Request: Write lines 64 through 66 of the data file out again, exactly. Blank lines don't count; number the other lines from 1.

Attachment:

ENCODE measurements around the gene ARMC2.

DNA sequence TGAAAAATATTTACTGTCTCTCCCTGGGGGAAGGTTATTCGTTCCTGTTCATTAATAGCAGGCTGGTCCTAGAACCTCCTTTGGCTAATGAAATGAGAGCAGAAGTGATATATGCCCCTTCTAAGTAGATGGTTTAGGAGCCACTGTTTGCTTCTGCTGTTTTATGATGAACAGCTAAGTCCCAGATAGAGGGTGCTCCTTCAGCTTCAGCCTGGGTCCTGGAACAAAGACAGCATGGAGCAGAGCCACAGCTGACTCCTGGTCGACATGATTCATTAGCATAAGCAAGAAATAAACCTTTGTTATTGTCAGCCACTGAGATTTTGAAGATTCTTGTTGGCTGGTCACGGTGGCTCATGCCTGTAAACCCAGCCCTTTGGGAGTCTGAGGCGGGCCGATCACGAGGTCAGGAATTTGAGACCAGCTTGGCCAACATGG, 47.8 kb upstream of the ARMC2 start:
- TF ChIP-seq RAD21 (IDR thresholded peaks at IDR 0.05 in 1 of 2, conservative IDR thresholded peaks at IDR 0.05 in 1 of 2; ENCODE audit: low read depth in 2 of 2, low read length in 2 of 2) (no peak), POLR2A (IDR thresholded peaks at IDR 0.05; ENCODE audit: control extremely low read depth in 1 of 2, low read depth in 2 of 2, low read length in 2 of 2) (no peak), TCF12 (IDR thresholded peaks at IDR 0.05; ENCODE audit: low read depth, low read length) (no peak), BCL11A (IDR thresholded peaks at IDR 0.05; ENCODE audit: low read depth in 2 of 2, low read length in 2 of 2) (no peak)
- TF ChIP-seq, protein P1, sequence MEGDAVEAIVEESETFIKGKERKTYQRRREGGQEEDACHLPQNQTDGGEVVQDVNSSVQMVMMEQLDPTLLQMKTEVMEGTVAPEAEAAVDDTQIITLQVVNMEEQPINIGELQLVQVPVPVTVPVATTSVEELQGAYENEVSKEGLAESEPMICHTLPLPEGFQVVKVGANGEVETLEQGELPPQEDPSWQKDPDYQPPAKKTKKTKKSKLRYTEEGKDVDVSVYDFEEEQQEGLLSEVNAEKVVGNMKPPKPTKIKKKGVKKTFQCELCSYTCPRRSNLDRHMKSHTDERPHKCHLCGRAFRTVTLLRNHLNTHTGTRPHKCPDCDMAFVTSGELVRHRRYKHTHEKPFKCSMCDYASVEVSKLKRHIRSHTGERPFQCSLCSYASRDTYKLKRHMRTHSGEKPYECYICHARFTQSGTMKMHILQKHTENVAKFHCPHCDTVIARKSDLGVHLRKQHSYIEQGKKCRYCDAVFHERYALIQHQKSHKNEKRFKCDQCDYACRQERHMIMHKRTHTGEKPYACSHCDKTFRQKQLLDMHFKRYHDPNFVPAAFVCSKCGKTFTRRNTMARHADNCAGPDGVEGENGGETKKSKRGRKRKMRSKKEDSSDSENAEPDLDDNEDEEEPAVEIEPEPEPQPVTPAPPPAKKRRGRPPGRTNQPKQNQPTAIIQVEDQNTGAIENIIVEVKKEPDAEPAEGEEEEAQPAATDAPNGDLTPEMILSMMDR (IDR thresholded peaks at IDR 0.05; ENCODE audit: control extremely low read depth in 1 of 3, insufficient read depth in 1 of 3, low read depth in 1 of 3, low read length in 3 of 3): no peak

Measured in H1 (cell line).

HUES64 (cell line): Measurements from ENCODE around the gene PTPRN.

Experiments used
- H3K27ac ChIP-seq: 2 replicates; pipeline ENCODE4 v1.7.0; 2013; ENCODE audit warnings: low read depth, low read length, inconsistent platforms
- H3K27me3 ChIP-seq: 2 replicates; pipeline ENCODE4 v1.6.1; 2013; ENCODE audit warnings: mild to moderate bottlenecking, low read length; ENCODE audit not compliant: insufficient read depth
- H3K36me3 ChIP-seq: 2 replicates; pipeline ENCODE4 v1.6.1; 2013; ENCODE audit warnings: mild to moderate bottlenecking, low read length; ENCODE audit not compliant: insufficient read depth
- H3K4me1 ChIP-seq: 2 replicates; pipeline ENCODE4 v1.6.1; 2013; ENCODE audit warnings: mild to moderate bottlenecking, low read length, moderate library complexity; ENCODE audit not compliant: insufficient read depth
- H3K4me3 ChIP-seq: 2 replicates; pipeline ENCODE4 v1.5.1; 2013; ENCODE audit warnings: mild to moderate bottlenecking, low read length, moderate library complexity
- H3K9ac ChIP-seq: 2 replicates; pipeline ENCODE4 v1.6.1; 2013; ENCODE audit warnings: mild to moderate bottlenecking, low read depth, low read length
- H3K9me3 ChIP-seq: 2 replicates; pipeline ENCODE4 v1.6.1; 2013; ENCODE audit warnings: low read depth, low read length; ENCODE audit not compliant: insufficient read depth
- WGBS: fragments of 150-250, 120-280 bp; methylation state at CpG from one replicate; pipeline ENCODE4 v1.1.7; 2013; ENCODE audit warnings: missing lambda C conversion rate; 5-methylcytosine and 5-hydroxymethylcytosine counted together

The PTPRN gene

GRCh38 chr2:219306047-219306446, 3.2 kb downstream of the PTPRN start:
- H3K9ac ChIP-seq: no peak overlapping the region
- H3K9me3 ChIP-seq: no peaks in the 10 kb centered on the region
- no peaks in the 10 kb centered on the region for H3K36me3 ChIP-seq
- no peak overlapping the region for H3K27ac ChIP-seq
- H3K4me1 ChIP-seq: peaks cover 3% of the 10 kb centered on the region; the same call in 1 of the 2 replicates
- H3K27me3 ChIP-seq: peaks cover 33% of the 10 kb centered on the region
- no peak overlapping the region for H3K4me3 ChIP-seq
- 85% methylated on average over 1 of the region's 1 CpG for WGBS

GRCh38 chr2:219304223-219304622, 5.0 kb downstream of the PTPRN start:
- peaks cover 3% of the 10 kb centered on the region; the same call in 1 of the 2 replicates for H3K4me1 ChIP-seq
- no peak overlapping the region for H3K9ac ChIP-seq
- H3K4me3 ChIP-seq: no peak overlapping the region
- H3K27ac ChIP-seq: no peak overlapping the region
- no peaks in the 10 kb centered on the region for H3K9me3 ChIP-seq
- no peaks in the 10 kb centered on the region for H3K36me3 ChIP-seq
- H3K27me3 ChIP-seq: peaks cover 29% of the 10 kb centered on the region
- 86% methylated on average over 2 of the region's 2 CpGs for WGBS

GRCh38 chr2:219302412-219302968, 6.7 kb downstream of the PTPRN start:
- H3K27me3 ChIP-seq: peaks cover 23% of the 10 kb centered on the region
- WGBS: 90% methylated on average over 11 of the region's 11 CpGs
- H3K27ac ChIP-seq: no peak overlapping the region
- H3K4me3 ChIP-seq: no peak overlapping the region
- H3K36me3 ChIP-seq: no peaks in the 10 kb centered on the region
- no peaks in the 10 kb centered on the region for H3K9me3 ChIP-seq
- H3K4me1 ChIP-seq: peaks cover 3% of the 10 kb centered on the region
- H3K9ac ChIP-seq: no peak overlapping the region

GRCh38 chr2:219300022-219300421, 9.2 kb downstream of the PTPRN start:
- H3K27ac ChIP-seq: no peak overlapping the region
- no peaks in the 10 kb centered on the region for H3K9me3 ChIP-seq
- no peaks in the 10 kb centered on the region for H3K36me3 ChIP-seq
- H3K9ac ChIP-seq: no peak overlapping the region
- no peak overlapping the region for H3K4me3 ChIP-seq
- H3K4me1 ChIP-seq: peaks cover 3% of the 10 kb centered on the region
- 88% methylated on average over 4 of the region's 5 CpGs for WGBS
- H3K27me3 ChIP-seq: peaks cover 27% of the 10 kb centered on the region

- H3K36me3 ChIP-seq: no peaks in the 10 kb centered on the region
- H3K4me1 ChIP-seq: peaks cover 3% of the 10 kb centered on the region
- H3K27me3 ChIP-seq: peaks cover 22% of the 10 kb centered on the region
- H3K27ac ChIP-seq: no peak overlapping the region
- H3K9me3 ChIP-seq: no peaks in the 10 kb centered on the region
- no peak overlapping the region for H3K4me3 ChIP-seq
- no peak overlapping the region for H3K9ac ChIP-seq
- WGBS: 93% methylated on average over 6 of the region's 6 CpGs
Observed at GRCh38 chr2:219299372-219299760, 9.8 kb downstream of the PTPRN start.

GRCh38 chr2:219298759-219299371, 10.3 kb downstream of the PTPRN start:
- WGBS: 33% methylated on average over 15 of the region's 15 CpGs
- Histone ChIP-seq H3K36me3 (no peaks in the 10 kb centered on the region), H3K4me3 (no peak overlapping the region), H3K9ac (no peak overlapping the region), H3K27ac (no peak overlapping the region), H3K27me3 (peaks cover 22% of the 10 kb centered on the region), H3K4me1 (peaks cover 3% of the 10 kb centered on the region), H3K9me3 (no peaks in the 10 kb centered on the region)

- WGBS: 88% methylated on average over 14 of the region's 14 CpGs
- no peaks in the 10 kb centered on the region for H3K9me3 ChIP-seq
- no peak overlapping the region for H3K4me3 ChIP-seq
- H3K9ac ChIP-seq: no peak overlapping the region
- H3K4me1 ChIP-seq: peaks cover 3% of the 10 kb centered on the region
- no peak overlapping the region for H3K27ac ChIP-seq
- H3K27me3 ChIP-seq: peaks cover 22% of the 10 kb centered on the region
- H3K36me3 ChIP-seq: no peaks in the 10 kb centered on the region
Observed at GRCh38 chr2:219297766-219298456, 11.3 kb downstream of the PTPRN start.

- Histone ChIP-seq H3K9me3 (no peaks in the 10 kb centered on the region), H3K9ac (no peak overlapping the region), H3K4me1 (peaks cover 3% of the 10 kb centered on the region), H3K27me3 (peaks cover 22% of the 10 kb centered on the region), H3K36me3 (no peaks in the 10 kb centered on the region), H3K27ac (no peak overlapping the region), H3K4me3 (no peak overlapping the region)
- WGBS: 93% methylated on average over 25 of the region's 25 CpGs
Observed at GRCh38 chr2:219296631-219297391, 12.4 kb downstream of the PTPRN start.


- Histone ChIP-seq H3K36me3 (no peaks in the 10 kb centered on the region), H3K4me3 (no peak overlapping the region), H3K9ac (no peak overlapping the region), H3K27ac (no peak overlapping the region), H3K27me3 (peaks cover 22% of the 10 kb centered on the region), H3K4me1 (peaks cover 3% of the 10 kb centered on the region), H3K9me3 (no peaks in the 10 kb centered on the region)

- WGBS: 88% methylated on average over 14 of the region's 14 CpGs
- no peaks in the 10 kb centered on the region for H3K9me3 ChIP-seq